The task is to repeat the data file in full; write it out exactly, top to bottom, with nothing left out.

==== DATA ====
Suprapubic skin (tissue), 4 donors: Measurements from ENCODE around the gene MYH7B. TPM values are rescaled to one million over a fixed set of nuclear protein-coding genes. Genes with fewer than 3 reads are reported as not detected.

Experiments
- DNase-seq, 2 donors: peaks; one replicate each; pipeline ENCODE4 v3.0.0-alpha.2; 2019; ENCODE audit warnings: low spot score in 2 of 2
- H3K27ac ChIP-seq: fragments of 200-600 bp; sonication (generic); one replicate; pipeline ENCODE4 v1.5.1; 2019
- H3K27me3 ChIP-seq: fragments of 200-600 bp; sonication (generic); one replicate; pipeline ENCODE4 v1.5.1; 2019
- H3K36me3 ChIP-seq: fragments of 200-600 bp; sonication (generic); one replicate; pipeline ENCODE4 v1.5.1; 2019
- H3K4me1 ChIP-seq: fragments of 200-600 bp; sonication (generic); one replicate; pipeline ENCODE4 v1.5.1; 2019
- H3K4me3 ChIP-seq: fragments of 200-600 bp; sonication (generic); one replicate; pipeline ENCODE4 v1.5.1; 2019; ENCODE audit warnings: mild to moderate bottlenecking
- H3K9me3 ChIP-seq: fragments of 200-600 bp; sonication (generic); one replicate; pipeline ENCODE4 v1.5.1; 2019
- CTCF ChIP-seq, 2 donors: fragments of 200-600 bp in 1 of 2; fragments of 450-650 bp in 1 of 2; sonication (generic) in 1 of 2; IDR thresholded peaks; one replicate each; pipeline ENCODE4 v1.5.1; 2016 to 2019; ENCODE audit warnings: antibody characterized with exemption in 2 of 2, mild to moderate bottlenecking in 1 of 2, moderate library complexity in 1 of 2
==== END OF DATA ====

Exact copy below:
Suprapubic skin (tissue), 4 donors: Measurements from ENCODE around the gene MYH7B. TPM values are rescaled to one million over a fixed set of nuclear protein-coding genes. Genes with fewer than 3 reads are reported as not detected.

Experiments
- DNase-seq, 2 donors: peaks; one replicate each; pipeline ENCODE4 v3.0.0-alpha.2; 2019; ENCODE audit warnings: low spot score in 2 of 2
- H3K27ac ChIP-seq: fragments of 200-600 bp; sonication (generic); one replicate; pipeline ENCODE4 v1.5.1; 2019
- H3K27me3 ChIP-seq: fragments of 200-600 bp; sonication (generic); one replicate; pipeline ENCODE4 v1.5.1; 2019
- H3K36me3 ChIP-seq: fragments of 200-600 bp; sonication (generic); one replicate; pipeline ENCODE4 v1.5.1; 2019
- H3K4me1 ChIP-seq: fragments of 200-600 bp; sonication (generic); one replicate; pipeline ENCODE4 v1.5.1; 2019
- H3K4me3 ChIP-seq: fragments of 200-600 bp; sonication (generic); one replicate; pipeline ENCODE4 v1.5.1; 2019; ENCODE audit warnings: mild to moderate bottlenecking
- H3K9me3 ChIP-seq: fragments of 200-600 bp; sonication (generic); one replicate; pipeline ENCODE4 v1.5.1; 2019
- CTCF ChIP-seq, 2 donors: fragments of 200-600 bp in 1 of 2; fragments of 450-650 bp in 1 of 2; sonication (generic) in 1 of 2; IDR thresholded peaks; one replicate each; pipeline ENCODE4 v1.5.1; 2016 to 2019; ENCODE audit warnings: antibody characterized with exemption in 2 of 2, mild to moderate bottlenecking in 1 of 2, moderate library complexity in 1 of 2